This notwithstanding, about 55 per cent of the world’s poor or 773 million people with acute needs still lack the safety net coverage – especially in lower-income countries and in urban areas- and countries must take action to close this coverage gap, says a new World Bank Group report.
According to ‘The State of Social Safety Nets 2015’, more than 1.9 billion people in 136 low- and middle-income countries are now on beneficiary rolls of social safety net programs, a statement from the bank and copied to GNA said.
In Africa alone, the number of countries setting up social safety net programs has doubled over the past three years, as evidenced by rigorous evaluations that prove these programmes work.
However, three quarters of the poorest people in low and lower-middle income countries, and more than one-third of the poorest people in middle-income countries, lack safety net coverage and remain at risk.
The report follows the recent joint statement by the heads of the World Bank Group and the International Labour Organisation (ILO), endorsing the goal of universal access to social protection – including safety nets- by 2030.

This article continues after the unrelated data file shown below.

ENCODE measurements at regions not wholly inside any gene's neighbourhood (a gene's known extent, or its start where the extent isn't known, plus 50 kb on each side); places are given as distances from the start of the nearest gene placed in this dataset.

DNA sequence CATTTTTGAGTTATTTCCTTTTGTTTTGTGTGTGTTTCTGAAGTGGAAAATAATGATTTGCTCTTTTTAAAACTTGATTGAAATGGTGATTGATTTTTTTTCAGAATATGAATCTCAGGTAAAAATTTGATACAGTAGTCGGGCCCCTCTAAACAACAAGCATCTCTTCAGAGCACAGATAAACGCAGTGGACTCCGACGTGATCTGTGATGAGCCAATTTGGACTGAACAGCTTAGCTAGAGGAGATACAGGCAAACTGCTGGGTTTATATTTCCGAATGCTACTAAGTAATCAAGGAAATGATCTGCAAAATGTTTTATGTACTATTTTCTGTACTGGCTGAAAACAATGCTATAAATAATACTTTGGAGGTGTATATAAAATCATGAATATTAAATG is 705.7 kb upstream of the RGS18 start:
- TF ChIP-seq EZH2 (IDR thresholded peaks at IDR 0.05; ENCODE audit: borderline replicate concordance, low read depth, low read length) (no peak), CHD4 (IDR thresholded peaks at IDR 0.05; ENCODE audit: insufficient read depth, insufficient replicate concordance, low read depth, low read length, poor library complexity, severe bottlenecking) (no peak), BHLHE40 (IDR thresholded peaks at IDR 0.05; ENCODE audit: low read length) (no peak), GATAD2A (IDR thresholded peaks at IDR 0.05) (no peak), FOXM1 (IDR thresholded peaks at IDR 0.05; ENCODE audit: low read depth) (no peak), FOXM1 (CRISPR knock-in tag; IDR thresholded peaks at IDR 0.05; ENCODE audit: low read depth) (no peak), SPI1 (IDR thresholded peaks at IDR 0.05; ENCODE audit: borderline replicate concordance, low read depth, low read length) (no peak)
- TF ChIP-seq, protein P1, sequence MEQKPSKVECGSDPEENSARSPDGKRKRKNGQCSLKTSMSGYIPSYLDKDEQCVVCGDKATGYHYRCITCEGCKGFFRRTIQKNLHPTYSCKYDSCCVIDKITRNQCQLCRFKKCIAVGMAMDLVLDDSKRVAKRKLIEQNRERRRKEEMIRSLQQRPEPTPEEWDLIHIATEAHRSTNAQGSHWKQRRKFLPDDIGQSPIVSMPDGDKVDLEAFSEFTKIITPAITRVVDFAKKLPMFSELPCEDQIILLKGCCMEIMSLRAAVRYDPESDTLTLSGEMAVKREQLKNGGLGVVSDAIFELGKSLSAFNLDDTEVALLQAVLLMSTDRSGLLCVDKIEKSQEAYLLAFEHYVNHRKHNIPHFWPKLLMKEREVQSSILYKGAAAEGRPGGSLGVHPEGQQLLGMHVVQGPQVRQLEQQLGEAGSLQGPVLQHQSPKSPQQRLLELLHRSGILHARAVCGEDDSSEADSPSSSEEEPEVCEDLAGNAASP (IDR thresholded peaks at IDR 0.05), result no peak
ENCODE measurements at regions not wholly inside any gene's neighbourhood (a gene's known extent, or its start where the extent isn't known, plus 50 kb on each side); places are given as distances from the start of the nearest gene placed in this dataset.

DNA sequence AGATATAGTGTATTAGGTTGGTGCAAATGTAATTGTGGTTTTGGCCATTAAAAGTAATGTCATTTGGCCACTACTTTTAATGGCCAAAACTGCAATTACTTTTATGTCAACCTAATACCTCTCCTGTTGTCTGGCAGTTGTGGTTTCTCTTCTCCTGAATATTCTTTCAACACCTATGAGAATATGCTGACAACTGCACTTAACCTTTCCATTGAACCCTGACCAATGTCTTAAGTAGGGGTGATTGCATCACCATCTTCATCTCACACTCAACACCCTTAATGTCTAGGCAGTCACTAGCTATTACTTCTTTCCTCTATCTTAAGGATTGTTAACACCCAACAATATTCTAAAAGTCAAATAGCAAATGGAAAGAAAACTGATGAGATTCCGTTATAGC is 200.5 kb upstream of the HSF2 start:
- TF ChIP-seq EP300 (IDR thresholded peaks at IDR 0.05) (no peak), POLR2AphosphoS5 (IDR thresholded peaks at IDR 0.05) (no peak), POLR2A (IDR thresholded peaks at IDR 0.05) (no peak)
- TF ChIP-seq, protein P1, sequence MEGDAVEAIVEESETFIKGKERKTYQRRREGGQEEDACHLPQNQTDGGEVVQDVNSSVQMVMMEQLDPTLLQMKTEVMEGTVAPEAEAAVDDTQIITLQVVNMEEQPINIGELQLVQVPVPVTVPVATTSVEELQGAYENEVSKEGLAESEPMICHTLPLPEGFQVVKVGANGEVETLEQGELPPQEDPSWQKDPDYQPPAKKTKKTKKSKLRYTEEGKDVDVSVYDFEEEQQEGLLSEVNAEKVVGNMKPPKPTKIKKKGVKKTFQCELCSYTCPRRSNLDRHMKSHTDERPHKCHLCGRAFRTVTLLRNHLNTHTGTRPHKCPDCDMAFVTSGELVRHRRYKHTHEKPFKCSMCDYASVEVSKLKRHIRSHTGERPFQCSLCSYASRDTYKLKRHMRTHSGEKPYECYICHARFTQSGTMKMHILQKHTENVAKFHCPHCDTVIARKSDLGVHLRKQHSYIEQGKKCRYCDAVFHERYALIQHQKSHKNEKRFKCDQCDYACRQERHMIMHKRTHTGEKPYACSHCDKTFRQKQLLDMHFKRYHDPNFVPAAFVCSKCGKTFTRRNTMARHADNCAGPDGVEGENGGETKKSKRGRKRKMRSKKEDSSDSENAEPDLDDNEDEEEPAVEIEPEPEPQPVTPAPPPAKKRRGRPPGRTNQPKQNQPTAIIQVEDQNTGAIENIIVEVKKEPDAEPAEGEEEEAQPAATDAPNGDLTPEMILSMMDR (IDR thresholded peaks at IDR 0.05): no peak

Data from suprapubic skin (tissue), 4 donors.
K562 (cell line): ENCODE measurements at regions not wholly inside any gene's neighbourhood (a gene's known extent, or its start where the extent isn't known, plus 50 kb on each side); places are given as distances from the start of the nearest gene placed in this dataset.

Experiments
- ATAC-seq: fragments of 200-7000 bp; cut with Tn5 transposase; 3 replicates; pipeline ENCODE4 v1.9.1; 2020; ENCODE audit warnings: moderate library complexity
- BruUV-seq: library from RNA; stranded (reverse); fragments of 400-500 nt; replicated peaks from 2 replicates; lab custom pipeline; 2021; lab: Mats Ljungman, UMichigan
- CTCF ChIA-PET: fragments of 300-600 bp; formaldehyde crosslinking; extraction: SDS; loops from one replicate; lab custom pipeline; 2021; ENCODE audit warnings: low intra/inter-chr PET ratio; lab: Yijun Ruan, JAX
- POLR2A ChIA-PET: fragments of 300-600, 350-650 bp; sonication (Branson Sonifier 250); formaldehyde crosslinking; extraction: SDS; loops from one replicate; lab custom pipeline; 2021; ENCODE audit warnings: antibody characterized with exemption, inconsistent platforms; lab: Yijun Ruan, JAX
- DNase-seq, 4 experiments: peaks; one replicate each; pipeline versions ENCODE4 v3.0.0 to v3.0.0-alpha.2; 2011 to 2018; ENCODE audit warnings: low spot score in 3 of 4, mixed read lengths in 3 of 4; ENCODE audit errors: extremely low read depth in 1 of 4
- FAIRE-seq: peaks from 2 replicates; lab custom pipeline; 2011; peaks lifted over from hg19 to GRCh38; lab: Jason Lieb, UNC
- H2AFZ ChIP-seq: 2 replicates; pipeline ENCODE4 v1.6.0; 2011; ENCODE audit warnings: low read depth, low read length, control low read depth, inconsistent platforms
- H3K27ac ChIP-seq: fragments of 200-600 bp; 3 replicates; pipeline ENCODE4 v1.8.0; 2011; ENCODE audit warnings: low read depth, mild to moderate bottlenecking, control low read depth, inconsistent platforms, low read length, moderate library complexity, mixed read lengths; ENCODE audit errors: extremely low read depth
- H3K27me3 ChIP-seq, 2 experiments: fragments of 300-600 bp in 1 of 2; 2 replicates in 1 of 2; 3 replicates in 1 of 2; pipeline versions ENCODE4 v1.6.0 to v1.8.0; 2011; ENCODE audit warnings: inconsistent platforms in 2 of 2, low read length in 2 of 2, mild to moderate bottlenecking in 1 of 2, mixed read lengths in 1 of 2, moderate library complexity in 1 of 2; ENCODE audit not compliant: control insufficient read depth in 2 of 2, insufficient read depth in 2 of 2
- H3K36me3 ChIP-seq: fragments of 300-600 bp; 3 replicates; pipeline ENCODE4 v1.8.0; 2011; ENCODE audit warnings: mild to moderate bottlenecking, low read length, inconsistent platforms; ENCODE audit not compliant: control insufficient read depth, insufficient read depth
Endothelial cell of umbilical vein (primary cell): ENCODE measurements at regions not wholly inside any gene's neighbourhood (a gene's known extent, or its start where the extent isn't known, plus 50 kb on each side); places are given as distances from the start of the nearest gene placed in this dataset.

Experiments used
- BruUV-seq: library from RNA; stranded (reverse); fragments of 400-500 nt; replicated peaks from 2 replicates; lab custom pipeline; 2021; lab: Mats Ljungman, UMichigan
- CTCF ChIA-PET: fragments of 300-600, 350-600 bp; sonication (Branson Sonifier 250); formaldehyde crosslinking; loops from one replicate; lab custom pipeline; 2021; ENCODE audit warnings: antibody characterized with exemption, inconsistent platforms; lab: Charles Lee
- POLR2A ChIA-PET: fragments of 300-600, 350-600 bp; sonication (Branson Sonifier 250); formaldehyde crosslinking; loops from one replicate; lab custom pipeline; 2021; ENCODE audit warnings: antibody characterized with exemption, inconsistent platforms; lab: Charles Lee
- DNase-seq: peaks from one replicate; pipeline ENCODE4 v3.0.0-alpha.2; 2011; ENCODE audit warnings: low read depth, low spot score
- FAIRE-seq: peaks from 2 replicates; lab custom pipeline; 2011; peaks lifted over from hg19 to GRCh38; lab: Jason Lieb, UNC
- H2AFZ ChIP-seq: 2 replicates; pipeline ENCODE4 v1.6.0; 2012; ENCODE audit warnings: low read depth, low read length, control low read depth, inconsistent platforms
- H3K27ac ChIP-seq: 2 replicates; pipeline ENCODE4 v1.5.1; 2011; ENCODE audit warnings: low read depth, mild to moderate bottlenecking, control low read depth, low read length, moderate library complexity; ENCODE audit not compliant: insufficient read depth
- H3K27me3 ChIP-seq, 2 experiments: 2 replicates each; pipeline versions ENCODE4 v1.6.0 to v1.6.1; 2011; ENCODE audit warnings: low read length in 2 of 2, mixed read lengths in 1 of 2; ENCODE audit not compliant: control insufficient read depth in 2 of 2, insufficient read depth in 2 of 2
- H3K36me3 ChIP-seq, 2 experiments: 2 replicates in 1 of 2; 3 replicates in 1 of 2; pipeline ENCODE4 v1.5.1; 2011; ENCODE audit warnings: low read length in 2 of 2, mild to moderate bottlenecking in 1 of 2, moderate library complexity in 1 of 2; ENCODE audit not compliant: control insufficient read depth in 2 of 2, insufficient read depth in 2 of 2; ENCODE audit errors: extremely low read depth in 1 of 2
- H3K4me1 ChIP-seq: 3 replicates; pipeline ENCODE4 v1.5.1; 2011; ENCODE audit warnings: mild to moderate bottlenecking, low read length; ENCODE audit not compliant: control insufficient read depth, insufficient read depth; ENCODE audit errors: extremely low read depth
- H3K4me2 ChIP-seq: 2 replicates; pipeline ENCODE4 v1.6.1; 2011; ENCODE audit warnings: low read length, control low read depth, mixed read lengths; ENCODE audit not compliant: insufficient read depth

The Third Financing for Development Conference in Addis Ababa next week is an opportunity to ensure that the international community has the means to make this vision a reality.
“The World Bank Group and the ILO share a vision of social protection for all, a world where anyone who needs social protection can access it at any time,” said Jim Yong Kim, World Bank Group President and Guy Ryder, Executive Director, ILO, in their joint statement.
“The new development agenda that is being defined by the world community – the sustainable development goals – provides an unparalleled opportunity for our two institutions to join forces to make universal social protection a reality, for everyone, everywhere.”
These programmes include cash and in-kind transfers targeted to poor and vulnerable households, with the goal of protecting families from the impact of economic shocks, natural disasters, and other crises; ensuring that children grow up healthy, well-fed, and could stay in school and learn; empowering women and girls; and creating jobs.